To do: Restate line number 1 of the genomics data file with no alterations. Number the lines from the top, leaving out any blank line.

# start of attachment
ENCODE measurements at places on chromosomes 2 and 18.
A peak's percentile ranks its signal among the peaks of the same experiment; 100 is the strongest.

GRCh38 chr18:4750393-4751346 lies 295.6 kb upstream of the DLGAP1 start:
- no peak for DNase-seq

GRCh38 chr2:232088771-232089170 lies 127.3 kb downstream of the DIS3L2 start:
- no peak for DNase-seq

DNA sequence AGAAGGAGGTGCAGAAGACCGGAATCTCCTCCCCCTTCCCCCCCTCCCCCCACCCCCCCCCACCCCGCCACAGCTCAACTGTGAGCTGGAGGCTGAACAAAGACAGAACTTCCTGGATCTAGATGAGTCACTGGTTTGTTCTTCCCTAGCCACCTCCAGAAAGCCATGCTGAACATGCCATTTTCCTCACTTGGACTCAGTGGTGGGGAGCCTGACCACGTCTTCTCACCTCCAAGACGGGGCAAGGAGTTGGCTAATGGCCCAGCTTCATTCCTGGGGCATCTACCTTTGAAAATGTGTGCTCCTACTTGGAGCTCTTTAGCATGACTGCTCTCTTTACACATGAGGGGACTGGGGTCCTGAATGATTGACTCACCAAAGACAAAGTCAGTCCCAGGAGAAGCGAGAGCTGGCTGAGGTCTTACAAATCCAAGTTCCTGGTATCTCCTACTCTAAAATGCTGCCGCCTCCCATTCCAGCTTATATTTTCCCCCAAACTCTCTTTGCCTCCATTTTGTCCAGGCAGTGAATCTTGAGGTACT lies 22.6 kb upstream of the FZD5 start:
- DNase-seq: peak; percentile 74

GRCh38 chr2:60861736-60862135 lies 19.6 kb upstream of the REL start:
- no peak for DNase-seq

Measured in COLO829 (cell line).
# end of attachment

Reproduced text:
ENCODE measurements at places on chromosomes 2 and 18.